Black Sea Initiative Success & Status
The Black Sea Initiative has allowed for the safe export of over 30 million metric tons of grain and foodstuffs from Ukraine since initial agreement in July 2022, according to the United Nations. As of May 11, 2023, 50% of the total grain and foodstuffs cargo exported through the program has been corn, the grain most affected by blockages at the beginning of the war making up 75% of the stored grain at the time. Officials from United Nations, Ukraine, Turkey, and Russia are meeting this week in pursuit of extending the agreement beyond the approaching May 18, 2023, expiration date.
The grain corridor has accounted for 25.2 MMT, or 50% of Ukraine’s 52.9 MMT total grain and oilseeds shipments from July 2022 to March 2023. Three ports on the Danube River provide another increasingly used pathway for grain exports from Ukraine, accounting for 22% of grain and oilseed exports in that time frame. Ukraine now exports 1.5 million tons of grain monthly on the Danube, and expansion of a river canal should allow for an additional 500,000 metric tons each month, or 6 MMT per year.
Without an extension, Ukraine’s ability to export corn and other grains will be limited. But earlier this week the agriculture minister of Ukraine pointed out alternatives exist is the Black Sea Grain Deal is not extended, likely a reference to the expanded potential for the Danube. Still, this leaves a wide range of possible export expectations for the nation – from both the production side and fate of a possible Black Sea Grain Deal extension.
Ukraine As a Global Corn Exporter
Ukraine produced a record 42.1 MMT of corn in 2021, representing more than 400% growth in production in the fifteen-year period from 2007 to 2021. Even more significant is the growth in corn exports over the same period, rising from 2.1 MMT to 25-30 MMT in recent years. That translates to more than 1200% growth in exports as an increasing portion of the corn produced in Ukraine has been exported over time. Although Ukraine produces less than 4% of world corn in recent years, the nation has remained among the world’s top four largest corn exporters contributing 13% to 17% to world trade.
Corn exports as a percent of production trended upward from 28% in 2007/08 to around 80% in the three years leading up to the Russian invasion. After Russia invaded Ukraine in February 2022, corn exports were stalled for a few months until the Black Sea Grain Deal allowed exports to resume. The 27.0 MMT exported in the 2021/22 marketing year represented 64% of production, falling short of the approximately 80% of production exported in recent years that may have been expected to continue in a non-war scenario. This resulted in 2021/22 ending stocks at 6.1 MMT, significantly higher than normal ending stocks range over the past one and half decades.
War zone complications reduced planted and harvested acres last year, resulting in a 36% decline from the 2021 pre-war record corn production to 27 MMT of corn in 2022. Despite the lower production level, Ukraine is on track to export 25.5 MMT of corn in the current 2022/23 marketing year, supported by higher beginning stocks carried over from the previous year. With that level of exports, Ukraine will end the 2022/23 marketing year with ending stocks at 1.4 MMT, in line with the nation’s normal stock levels.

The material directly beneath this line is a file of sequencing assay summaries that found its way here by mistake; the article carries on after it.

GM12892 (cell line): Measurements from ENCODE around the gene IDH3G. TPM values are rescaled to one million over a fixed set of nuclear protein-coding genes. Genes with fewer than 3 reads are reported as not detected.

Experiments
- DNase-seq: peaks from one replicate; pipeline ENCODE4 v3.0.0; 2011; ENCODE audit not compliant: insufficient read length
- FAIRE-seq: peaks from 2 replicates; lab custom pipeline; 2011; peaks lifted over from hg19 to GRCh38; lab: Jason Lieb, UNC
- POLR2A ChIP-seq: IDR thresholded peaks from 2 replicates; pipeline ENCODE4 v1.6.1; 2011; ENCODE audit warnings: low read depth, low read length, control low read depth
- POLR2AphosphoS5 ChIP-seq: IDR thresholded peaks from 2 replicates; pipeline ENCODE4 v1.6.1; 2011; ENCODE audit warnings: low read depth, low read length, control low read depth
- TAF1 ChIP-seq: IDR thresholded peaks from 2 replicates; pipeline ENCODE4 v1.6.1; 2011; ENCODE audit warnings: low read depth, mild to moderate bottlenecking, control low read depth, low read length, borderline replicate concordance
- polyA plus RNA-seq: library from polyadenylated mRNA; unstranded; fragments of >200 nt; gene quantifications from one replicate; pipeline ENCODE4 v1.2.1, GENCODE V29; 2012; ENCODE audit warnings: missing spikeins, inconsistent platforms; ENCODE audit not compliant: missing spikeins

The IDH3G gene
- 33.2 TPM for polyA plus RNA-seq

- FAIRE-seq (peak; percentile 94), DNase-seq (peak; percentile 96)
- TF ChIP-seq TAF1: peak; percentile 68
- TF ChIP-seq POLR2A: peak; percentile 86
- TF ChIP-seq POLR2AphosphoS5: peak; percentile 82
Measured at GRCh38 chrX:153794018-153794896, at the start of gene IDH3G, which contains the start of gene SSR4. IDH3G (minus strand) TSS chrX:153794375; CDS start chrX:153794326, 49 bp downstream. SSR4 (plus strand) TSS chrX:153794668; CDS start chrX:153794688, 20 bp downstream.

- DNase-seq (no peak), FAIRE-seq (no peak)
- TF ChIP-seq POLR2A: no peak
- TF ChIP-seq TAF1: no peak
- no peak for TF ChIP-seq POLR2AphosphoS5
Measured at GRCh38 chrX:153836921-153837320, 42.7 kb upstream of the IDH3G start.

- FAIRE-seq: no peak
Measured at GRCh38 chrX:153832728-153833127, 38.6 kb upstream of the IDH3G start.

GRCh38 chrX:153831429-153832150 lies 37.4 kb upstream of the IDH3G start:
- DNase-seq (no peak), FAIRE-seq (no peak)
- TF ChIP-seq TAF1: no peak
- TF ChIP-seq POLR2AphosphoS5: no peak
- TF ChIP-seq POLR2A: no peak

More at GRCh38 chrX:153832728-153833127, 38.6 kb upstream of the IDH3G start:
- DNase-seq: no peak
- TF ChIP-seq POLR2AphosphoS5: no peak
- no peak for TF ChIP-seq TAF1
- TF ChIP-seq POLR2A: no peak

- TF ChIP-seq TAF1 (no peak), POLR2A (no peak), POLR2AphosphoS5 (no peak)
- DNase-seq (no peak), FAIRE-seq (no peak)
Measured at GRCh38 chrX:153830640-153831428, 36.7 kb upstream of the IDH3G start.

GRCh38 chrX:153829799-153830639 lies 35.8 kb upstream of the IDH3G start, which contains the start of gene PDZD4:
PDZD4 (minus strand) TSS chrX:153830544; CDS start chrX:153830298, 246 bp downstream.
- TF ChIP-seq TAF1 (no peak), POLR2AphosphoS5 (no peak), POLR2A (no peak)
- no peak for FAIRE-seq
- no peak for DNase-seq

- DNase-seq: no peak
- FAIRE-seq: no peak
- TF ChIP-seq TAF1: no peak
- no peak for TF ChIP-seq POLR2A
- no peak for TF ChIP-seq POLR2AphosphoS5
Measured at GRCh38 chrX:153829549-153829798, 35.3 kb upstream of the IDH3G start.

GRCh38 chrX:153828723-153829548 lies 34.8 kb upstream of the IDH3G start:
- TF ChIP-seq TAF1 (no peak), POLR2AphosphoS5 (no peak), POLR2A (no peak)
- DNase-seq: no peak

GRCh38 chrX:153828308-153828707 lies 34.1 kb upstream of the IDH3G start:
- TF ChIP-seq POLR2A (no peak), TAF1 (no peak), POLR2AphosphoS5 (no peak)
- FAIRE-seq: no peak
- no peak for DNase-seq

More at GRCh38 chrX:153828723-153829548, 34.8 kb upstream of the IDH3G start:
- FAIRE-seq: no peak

Ukraine 2023 Production & Exports
In the May World Agriculture Supply & Demand Estimates report, USDA projects Ukraine will produce 22 MMT or corn, an 18.5% drop from last year’s already reduced level. The projection for exports is 16.5 MMT, or 75% of production.
Ukraine remains a war zone, making it difficult to predict 2023 production. Given the cost of production compared to other crops and continued war related challenges, corn production is expected to be lower as USDA projections indicate. Even in a best-case scenario, it’s unlikely production could exceed 2022 production of 27 MMT, so that could be considered the maximum end of a possible production range for 2023. At 75% of production, exports would be 20.3 MMT.
On the other hand, a recent survey of 3,000 farmers in Ukraine indicates farmers may only plant half of the corn acres planted last year. If production were also half of 2022 at 13.5 MMT, exports at 75% of production would 10.1 MMT. This likely represents a worst-case scenario.
While USDA’s mid-range estimate for Ukraine corn exports is most likely, the range between the maximum and low-point scenarios represents a possible fluctuation equivalent to more than 5% of total world corn exports.
A wide range of possible production levels in Ukraine translates to a wide range of possible export levels. Pair that with unknown terms of a possible Black Sea Grain Deal extension, and there is a lot of uncertainty in the world market for corn in the 2023/24 marketing year. As U.S. corn exports fall behind the pace of recent years in an increasingly competitive global market, the war-induced dynamics that impact Ukraine could provide opportunity for U.S. corn exports.